Show simple item record

dc.contributor.authorDavidai, Shai
dc.date.accessioned2015-10-15T18:11:46Z
dc.date.available2020-08-17T06:01:24Z
dc.date.issued2015-08-17
dc.identifier.otherbibid: 9333210
dc.identifier.urihttps://hdl.handle.net/1813/41159
dc.description.abstractPeople constantly rely on rankings and relative comparisons to make sense of the world. But how accurately do people understand relative rankings? In sixteen studies, I document an upward mobility bias in predictions of ascent and descent in rankings. Although rankings are by definition zero-sum (one entity's rise necessitates another's decline), I find that people believe that a rise in rankings is more likely than a decline. In Studies 1 and 2, I find that people believe that a person born to a family in the bottom income quintile is more likely to rise in the social ladder (i.e., upward social mobility) than a person born to a family in the top income quintile is to drop (i.e., downward social mobility). In Studies 3-8, I show that this bias is not confined to economic social mobility, and that the belief that a rise in ranking is more likely than a decline is observed in various settings, including athletics, academia, and employment. I present evidence that this bias results from people's tendency to give considerable weight to a focal agent's intentions and motivation, but to give less weight to the intentions of competitors and other factors that would thwart the focal agent's improvement. Finally, in Studies 9-13, I demonstrate that the upward mobility bias is exhibited even in non-volitional domains (where intention, motivation, or effort play no role), and propose that, due to a mental association between a ranking's order and the direction of absolute change, people may exhibit the upward mobility bias even in the absence of motivation.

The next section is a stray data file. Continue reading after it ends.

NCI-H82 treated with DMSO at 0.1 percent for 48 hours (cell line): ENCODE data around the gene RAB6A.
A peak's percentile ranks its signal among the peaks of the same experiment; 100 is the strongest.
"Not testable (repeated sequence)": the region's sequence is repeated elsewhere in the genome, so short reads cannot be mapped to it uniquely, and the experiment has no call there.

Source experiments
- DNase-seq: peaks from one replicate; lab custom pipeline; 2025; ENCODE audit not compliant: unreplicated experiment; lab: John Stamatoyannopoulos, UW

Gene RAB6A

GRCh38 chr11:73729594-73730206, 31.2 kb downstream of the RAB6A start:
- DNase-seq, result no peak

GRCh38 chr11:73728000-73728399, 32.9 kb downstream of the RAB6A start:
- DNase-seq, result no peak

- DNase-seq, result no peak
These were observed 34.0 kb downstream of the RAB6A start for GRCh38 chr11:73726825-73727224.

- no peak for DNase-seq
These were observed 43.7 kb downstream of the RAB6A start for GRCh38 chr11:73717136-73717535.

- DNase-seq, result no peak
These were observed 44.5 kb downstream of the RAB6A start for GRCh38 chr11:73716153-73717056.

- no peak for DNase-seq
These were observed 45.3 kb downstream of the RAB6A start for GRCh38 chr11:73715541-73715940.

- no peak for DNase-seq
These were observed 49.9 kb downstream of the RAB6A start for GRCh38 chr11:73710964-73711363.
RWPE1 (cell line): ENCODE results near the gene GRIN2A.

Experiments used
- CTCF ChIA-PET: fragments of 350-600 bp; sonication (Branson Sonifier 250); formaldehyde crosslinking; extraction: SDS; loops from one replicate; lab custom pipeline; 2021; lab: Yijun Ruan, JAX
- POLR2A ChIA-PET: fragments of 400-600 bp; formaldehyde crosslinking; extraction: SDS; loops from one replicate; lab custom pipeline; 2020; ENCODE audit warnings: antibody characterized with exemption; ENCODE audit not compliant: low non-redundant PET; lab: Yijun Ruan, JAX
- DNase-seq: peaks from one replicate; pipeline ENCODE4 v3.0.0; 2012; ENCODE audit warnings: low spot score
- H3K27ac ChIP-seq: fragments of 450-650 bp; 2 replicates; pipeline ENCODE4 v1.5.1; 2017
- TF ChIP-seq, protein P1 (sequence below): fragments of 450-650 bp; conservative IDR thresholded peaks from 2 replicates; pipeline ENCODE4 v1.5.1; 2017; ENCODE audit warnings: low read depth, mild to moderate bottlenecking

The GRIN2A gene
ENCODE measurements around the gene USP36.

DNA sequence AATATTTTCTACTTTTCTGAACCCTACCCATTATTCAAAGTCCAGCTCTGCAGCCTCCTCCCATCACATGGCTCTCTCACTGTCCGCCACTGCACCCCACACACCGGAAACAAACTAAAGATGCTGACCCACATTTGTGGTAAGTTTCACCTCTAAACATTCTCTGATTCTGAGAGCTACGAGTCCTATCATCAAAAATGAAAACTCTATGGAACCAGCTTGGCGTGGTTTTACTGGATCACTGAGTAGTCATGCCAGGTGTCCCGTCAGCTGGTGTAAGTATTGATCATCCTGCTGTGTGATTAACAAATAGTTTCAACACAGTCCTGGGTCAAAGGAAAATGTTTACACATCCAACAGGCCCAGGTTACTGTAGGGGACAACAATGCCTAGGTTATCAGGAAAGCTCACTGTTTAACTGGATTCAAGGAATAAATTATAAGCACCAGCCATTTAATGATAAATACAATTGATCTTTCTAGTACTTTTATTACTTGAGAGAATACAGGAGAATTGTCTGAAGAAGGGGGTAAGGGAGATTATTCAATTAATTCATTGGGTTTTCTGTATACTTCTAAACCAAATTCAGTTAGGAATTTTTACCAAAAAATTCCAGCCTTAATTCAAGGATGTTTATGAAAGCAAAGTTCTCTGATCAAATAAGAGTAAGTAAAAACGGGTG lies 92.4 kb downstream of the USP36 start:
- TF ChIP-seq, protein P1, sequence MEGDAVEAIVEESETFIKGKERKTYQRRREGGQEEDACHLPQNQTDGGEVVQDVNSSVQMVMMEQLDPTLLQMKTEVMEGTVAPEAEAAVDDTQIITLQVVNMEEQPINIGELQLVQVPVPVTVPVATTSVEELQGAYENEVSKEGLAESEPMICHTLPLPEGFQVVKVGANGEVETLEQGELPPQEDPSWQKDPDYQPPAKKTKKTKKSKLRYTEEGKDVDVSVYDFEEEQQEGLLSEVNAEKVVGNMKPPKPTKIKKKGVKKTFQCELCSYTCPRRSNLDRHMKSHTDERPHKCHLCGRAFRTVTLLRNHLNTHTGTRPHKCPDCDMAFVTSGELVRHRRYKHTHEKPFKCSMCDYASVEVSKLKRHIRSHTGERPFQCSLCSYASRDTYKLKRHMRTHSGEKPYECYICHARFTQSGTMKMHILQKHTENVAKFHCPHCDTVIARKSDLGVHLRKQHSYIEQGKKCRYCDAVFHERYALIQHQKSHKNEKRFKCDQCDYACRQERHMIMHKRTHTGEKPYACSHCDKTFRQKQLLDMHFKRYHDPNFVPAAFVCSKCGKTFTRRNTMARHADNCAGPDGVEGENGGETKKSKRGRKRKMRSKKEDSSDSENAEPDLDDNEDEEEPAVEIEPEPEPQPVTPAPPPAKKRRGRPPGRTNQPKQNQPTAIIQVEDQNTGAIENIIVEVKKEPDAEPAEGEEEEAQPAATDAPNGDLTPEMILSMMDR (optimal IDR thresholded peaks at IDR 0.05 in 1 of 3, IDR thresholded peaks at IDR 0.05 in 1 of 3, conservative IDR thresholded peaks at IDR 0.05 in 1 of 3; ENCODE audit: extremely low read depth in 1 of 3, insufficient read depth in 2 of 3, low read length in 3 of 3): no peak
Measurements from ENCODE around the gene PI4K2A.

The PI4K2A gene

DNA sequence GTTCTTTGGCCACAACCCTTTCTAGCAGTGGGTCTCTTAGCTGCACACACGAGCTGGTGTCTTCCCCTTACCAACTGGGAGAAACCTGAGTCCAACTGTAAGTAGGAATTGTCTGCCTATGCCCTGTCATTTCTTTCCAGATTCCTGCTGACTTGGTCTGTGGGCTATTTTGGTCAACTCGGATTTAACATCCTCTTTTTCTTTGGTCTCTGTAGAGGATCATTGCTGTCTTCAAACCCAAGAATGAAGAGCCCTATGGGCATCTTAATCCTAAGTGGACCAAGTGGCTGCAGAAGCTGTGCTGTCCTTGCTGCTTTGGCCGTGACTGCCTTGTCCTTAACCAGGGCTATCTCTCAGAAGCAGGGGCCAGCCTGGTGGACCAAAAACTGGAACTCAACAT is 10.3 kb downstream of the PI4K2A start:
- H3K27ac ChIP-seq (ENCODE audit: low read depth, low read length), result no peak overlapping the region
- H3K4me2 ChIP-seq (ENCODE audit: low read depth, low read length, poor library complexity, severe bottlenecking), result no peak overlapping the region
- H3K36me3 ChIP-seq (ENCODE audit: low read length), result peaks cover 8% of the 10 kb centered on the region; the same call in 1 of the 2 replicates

dc.language.isoen_US
dc.subjectheuristics and biases
dc.subjectfocalism
dc.subjectsocial mobility
dc.titleThe Upward Mobility Bias: Asymmetric Predictions Of Ascent And Descent In Rankings
dc.typedissertation or thesis
thesis.degree.disciplinePsychology
thesis.degree.grantorCornell University
thesis.degree.levelDoctor of Philosophy
thesis.degree.namePh. D., Psychology
dc.contributor.chairGilovich,Thomas Dashiff
dc.contributor.committeeMemberPizarro,David A.
dc.contributor.committeeMemberFerguson,Melissa J.
dc.contributor.committeeMemberField,David James


Files in this item

Thumbnail

This item appears in the following Collection(s)

Show simple item record

Statistics